To make perfectly fluffy pancakes, you need to know the science of gluten.

By Betty Gold
January 07, 2020

First things first. We have to get this out there: unless you have an allergy or intolerance, gluten isn’t bad for you.

All gluten is? It’s a type of strong, sticky, stretchy protein that occurs naturally in wheat, barley, and rye. Gluten is what helps wheat flour morph into everything from al dente pasta and delicate pastries to chewy artisan bread. Gluten—and the proper manipulation of it—is also key to making fluffy pancakes.

On today’s episode of Something to Chew On, we’re breaking down the science of gluten to help you learn how to prepare the perfect stack of pancakes.

To begin, there are two factors that promote fluffiness in pancake batter. The first is baking powder, which is a chemical leavener that helps your pancakes rise. The other is the underdevelopment of gluten, which is dependent upon using the right mixing technique.

Here’s why. Gluten is a mix of very long proteins that are disorganized in structure. As gluten is dissolved in water, it becomes easier to rearrange the structure of these proteins. Kneading or mixing gluten elongates the proteins and organizes them, similar (in theory) to combing the strands of your hair. As the proteins start to lie more or less parallel to one another, the dough becomes increasingly elastic and less tender.

RELATED: How to Make the Perfect Pancake, According to Science

When baking bread or other types of yeast-raised doughs, encouraging gluten to form is essential: without it, your bread wouldn’t have any structure. It’s why we knead dough—and why we use bread flour, which is higher in gluten than all-purpose. But with chemically leavened doughs like pastries or pancakes, encouraging gluten to form is the last thing you want, as excess gluten makes biscuits dense, piecrusts tough, and pancakes rubbery.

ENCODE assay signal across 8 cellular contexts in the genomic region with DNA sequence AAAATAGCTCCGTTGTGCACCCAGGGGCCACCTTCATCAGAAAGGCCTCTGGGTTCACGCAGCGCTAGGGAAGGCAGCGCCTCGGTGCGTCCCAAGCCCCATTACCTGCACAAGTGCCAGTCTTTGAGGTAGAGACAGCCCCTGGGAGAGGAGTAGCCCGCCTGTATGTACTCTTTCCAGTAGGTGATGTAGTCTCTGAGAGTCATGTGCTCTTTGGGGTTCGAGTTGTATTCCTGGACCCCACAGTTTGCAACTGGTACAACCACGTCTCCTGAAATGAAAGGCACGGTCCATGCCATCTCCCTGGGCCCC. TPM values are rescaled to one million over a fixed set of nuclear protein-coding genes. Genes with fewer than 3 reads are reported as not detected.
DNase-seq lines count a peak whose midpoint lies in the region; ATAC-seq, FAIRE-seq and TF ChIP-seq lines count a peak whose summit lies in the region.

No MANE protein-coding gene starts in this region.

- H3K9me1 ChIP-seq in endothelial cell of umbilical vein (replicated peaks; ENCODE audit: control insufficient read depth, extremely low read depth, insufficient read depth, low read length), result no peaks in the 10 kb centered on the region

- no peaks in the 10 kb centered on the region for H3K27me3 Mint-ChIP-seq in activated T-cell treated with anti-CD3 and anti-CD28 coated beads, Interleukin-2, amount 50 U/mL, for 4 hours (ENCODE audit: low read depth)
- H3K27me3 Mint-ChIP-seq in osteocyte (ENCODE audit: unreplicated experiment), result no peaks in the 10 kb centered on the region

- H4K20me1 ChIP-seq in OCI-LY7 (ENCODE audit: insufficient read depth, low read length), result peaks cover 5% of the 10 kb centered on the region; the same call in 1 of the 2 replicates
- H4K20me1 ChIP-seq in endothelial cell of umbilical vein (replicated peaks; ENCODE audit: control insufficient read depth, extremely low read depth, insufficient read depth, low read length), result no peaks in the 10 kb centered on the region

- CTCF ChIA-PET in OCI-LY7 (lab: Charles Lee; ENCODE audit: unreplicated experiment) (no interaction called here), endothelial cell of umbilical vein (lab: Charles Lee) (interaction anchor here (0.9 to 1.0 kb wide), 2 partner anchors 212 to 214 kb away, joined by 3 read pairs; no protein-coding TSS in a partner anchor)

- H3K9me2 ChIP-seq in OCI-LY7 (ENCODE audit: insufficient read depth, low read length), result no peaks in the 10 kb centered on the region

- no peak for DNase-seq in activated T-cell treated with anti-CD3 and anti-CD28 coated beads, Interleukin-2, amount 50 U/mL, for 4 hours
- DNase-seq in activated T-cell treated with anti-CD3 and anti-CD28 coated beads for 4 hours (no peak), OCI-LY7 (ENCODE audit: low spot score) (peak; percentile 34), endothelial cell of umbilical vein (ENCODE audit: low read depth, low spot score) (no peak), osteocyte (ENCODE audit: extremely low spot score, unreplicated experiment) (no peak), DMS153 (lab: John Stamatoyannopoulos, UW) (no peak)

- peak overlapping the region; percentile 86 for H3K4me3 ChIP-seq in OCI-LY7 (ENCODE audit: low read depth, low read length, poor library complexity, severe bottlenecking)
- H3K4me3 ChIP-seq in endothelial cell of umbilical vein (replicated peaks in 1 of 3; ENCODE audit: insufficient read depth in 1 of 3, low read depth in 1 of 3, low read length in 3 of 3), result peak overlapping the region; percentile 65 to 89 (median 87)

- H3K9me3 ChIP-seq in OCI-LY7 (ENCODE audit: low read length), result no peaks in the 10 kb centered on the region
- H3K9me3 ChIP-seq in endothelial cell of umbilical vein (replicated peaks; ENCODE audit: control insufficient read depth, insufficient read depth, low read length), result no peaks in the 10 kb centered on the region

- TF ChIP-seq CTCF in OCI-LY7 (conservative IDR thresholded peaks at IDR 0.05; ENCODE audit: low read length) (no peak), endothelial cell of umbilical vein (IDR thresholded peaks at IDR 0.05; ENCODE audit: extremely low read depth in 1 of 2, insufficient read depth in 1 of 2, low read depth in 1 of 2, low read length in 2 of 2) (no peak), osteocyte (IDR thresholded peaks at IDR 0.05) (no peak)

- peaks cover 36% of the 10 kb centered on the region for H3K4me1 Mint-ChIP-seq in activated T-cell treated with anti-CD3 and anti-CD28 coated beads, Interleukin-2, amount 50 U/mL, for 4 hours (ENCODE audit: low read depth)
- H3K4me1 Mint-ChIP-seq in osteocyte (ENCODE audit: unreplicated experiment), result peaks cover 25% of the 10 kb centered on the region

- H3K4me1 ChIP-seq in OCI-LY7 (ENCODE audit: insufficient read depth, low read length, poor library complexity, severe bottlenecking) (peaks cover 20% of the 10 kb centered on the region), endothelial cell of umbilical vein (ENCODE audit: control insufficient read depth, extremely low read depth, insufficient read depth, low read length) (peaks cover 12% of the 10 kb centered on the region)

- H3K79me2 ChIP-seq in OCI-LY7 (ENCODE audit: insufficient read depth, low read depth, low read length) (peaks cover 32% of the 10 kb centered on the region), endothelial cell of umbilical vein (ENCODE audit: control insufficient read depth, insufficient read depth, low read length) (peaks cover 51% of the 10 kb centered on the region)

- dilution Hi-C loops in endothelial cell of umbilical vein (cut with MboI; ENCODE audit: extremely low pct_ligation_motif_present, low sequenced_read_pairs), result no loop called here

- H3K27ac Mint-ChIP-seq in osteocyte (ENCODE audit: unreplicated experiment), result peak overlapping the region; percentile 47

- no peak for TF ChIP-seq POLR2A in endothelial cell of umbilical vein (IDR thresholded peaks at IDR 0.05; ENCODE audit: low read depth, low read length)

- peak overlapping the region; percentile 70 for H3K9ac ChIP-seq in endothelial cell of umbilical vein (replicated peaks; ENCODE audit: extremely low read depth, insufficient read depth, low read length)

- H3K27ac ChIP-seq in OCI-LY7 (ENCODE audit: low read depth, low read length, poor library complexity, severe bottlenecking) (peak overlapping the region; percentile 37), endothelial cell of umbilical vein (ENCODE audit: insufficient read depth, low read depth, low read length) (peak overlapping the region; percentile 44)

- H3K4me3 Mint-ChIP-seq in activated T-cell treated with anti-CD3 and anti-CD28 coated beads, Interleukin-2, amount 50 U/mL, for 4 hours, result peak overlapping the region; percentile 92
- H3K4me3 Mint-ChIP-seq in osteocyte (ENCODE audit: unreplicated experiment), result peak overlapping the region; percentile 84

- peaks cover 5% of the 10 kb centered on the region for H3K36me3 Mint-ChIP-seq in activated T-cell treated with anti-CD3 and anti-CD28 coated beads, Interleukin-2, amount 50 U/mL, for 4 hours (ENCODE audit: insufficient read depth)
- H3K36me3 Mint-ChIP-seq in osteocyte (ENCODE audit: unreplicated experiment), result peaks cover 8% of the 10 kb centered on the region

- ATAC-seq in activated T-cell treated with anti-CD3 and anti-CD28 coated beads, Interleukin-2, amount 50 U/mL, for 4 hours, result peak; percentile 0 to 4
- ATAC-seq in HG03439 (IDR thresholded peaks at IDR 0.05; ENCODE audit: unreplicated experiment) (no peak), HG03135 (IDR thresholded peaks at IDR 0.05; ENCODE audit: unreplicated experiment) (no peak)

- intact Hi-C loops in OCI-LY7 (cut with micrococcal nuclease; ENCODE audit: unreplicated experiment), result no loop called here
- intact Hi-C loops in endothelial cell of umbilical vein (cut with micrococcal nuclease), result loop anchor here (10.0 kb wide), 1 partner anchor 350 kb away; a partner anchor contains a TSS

By limiting the amount of time you spend mixing your batter, you give the gluten less opportunity to develop. Stirring, kneading, folding, mixing—all of these actions help gluten stretch and organize itself into a network. The more you mix, the stronger the gluten becomes, and the more likely you’ll be left with a plate of little hockey pucks covered in maple syrup. Whomp.

That being said, without any gluten, your pancakes will slump and have no structure. They also won’t have any of that delicious chewy texture. When chemical leaveners (like baking powder or baking soda) create bubbles inside of a cooked pancake, the gluten network ‘traps’ the air pockets. This allows a pancake to rise sufficiently, stay fluffy, and hold its shape.

Translation: the key here is to whisk your batter briefly and delicately. If you still have a few small lumps left behind after you add your flour, sugar, baking powder, and salt to the milk, butter, and egg mixture, that’s totally fine.

On the flip side, overmixing the batter until it’s perfectly smooth will overdevelop the gluten. This means that the gluten gets organized into more tightly wound, side-by-side bonds in a very strong weblike network. This leaves less space for fluffy air pockets in between each gluten protein, which translates to tougher, denser pancakes.

Get it? Gluten isn’t bad. It’s just misunderstood.

Previously on Something to Chew On:

This Is Why Caesar Salad Always Tastes Better at a Restaurant

If You Want to Be a Superstar Baker, You’ll Need to Nail This Technique First

What Is the Maillard Reaction—and Why Understanding It Will Make You an Infinitely Better Cook

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